Where to stay: The Tennessean

Recently opened as a luxury category hotel in Knoxville, The Tennessean truly delivers on elegance, service and beauty. It’s located within walking distance of Market Square, is upscale without being pretentious, (definitely bring the kids), and offers one of the only elevated lodging options in the area. While I’ve stayed in more luxurious hotels, the level of service and attention to detail at The Tennessean rivaled that of a Ritz or Fairmont.

tennessean

After speaking with the owner of the hotel, I understand why: he values a service level in his team on par with such hotels as Blackberry Farms (in Tennessee) and my aforementioned examples. What did this service look like? From check in to check out, I was greeted (usually by name) every time I walked into the lobby, the valet staff was cheerful and quick to action, and the housekeeping staff offered turn down service nightly and even remembered what side of the bed I slept on.

The Tennessean offers value in small and large ways: nightly valet parking is not terribly expensive, illy coffee machines are in every room, which also has robes, luxury bathroom amenities and fridges, there’s a continental in-room breakfast offering (starting as low as $3) as well as a full breakfast buffet ($18 at the time of my visit), a very nice fitness room, and, perhaps the star of the show, the second floor Drawing Room provides an upscale lounge experience with great city views, a fantastic bar, and small plates. Every evening, this was the place to gather for a cocktail (they’re known for their Smoked Old Fashioned) and some down time.

the tennessean

There are multiple room configurations for families, from suites to a very rarely seen double king room with bathtub (most other rooms have very nice, large showers but not tubs) and each room, as well as the public spaces of the hotel, have touches of a river theme: The Tennessean is named after the river, not the state. Once alerted to this fact, you’ll see river touches everywhere, from the river nautical maps over the beds to the water-like carpeting. Each floor is even named after a tributary of the Tennessee River, and all furniture and artwork in the hotel are locally sourced.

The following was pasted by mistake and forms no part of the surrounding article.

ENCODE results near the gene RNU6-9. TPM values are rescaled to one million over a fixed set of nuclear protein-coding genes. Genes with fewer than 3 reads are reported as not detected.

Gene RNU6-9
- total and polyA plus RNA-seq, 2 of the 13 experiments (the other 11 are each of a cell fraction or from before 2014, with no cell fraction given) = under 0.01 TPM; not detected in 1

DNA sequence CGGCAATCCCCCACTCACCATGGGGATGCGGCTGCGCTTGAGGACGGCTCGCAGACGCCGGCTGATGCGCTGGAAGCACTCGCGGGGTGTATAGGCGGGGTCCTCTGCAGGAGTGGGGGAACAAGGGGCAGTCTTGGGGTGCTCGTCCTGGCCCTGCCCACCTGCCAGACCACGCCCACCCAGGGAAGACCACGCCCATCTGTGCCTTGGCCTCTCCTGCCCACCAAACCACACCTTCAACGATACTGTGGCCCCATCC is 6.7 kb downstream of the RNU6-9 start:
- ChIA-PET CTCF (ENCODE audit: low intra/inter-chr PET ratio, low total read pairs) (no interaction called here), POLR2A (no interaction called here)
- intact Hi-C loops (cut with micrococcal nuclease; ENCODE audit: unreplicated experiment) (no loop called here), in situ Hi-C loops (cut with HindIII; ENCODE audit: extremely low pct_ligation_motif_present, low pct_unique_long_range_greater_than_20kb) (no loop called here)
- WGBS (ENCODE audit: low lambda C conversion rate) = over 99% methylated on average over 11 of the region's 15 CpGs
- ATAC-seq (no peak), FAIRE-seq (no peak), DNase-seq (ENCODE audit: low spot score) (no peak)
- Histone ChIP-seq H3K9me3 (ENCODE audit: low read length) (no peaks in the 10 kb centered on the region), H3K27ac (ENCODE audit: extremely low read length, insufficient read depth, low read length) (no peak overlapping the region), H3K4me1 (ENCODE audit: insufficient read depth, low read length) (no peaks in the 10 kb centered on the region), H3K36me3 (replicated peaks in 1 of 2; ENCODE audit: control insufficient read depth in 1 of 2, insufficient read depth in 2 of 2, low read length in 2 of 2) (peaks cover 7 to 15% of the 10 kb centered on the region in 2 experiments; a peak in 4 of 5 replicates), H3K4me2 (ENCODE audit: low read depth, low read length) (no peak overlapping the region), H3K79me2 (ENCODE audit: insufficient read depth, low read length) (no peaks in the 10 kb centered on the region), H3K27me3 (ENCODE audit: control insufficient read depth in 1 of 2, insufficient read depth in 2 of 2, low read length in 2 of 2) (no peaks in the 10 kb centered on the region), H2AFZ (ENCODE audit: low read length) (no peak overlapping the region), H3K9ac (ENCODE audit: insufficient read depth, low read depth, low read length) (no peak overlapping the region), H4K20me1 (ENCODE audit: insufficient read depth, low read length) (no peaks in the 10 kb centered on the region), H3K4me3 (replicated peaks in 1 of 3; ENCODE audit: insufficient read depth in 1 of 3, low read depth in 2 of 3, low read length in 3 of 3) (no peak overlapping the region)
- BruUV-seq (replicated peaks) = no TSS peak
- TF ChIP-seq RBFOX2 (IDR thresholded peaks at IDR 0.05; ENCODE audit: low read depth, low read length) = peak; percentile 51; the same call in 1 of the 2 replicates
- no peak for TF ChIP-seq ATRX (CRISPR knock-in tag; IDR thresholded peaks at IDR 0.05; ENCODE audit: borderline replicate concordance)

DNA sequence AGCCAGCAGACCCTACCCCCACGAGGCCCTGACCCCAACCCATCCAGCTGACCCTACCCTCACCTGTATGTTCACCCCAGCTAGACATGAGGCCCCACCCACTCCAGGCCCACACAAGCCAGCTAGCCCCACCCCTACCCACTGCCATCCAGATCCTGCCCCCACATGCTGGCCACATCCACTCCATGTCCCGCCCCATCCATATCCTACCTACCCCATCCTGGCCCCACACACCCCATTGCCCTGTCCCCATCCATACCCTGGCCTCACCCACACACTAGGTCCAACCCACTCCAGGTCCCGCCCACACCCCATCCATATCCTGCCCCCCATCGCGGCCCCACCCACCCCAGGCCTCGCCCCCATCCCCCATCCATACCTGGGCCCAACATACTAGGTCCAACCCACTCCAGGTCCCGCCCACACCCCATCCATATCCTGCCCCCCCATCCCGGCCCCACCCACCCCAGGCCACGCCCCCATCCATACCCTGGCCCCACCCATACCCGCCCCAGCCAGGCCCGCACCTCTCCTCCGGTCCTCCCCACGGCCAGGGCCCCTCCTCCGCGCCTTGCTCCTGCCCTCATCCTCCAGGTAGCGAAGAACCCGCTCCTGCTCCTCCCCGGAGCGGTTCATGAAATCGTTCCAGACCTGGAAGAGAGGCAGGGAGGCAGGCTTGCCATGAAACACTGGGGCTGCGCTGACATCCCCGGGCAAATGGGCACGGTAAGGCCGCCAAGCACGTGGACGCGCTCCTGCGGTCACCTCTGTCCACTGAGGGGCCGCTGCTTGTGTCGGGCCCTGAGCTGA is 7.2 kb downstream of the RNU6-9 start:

For families, I learned of several convenient saving hacks: the Holiday Inn right next door has a small marketplace adjacent to the lobby, which has cheaper breakfast items and drinks, and Tennessean guests have use of their pool, as well. The Tennessean is not only within walking distance of downtown, but it’s right next door the convention center and just behind the University of Tennessee.

Rates vary, but families can expect to pay around $100 more to stay at the Tennessean versus the budget hotel chains adjacent. We feel it’s well worth the upgrade to elevate your stay in Knoxville.

Disclosure: I experienced Knoxville and the Tennessean as a guest of the city. All opinions remain my own.

About the author

Amy Whitley

AUTHOR: Amy Whitley is the founding editor of Pit Stops for Kids and content editor of Trekaroo. She writes on staff monthly as a family travel expert at Go Green Travel Green and Practical Travel Gear, and contributes to Outdoors NW as an outdoor adventure traveler. Find Amy at Google.